From Hudson Bay to Niagara Falls, "the curtain rises on Canada." The strangest propaganda piece is what the Ministry of Information gets when it hires Michael Powell, his wartime pamphlet against the New Order is really a discovery of the New World. A Nazi U-boat surfaces in Quebecois waters, herr leutnant (Eric Portman) leads a five-men unit to the shore only to watch the submarine getting blasted by Canuck bombers. The eponymous border into the neutral United States lies at the end of the winding road, along the way there are ideological debates between the stranded crew and oddball star cameos, each an impeccably droll sketch. As a shaggy French trapper, Laurence Olivier enters warbling "Alouette" in a bathtub and cocks an eyebrow at Mein Kampf ("Quelle écriture fun-nee!") in a freewheeling vaudeville turn. Leslie Howard with a Thomas Mann tome in his teepee reveals the serene aesthete's hidden fury, touch his Matisse and he'll stride through a hail of bullets. "Well, well, well. This is a new experience." The airplane plunge into the lake takes after Foreign Correspondent (with consequences for Planet of the Apes), the teenage Glynis Johns pigtailed under her bonnet adduces a note from Grand Illusion. Nazism in the rural Hutterite commune denounced "like the microbes of some filthy disease" in Anton Walbrook's understated roar, still there's room for the tragedy of the German sailor (Niall MacGinnis) who yearns to exchange uniform for baker's apron. Emeric Pressburger screenplay, David Lean editing, Freddie Young location photography, all pulled together by Powell's expansive studies of bravery. Bustling Winnipeg neon, "a regular Montreal concert," Indian Day in Banff with the Mounties. The punchline is democracy's right to grouse, delivered by Raymond Massey sans pants in the back of a train going backwards. "Maybe our sense of humor is different from yours," hence One of Our Aircraft Is Missing. With Finlay Currie, Richard George, Raymond Lovell, Peter Moore, John Chandos, and Basil Appleby. In black and white.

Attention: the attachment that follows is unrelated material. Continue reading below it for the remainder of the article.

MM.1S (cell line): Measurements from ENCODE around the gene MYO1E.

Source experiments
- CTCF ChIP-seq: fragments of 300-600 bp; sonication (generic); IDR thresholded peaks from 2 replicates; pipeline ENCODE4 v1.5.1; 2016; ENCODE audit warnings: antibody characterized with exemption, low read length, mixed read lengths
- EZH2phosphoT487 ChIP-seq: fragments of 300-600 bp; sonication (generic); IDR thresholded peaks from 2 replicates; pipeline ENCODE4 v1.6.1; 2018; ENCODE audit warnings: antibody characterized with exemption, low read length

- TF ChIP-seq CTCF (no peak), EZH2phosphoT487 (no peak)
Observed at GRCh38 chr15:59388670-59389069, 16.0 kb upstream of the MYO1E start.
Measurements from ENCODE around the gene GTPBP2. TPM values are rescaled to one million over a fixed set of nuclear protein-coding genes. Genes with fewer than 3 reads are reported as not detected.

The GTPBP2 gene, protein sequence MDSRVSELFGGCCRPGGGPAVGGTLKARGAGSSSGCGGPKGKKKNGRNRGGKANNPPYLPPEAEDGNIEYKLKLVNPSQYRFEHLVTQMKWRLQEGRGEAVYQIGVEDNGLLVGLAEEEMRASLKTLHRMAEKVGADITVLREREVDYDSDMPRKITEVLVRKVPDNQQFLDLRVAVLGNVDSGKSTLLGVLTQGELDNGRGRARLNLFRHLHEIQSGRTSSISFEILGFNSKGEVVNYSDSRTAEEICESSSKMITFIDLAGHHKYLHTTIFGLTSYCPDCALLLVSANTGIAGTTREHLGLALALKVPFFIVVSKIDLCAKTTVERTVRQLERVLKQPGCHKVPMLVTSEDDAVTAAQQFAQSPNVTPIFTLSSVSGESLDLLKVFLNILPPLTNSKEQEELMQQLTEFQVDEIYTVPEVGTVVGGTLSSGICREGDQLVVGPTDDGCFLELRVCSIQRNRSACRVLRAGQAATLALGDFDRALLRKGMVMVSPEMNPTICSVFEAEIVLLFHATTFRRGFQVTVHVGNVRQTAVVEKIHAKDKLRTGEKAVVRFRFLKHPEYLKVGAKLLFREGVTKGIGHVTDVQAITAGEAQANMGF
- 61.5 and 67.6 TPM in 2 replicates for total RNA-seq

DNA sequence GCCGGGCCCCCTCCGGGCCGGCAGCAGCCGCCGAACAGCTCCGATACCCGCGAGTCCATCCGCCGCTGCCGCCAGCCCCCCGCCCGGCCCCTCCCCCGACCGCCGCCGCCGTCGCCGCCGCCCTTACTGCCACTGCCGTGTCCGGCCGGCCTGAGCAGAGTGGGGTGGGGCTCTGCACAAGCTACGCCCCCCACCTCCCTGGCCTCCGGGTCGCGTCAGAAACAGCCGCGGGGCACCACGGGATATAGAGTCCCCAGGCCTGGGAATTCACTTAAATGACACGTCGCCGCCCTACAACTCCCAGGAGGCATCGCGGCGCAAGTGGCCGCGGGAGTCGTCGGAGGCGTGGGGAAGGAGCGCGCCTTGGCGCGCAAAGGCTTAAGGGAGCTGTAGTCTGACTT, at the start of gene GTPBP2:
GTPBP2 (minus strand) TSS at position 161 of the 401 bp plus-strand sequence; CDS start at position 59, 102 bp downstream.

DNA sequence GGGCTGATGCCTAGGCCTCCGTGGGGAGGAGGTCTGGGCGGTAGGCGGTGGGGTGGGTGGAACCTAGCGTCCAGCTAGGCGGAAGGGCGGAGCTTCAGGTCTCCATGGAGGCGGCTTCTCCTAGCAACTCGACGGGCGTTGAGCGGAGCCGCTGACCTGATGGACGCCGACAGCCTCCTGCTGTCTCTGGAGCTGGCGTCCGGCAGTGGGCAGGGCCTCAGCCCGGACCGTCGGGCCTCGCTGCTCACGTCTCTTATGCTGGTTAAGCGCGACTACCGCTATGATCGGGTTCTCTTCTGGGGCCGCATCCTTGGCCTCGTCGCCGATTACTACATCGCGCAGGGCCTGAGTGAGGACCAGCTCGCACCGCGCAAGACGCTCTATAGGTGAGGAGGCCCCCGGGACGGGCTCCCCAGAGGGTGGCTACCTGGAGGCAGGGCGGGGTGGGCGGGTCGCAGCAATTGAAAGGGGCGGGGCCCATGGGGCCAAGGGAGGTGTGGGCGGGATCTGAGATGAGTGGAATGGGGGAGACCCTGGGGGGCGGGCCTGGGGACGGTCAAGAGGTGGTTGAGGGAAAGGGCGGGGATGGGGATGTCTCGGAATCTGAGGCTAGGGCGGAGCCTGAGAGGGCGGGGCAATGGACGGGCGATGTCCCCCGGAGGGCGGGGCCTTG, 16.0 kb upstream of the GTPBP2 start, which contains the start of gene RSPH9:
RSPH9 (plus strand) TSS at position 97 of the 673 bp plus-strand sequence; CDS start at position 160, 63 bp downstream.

--- Fernando F. Croce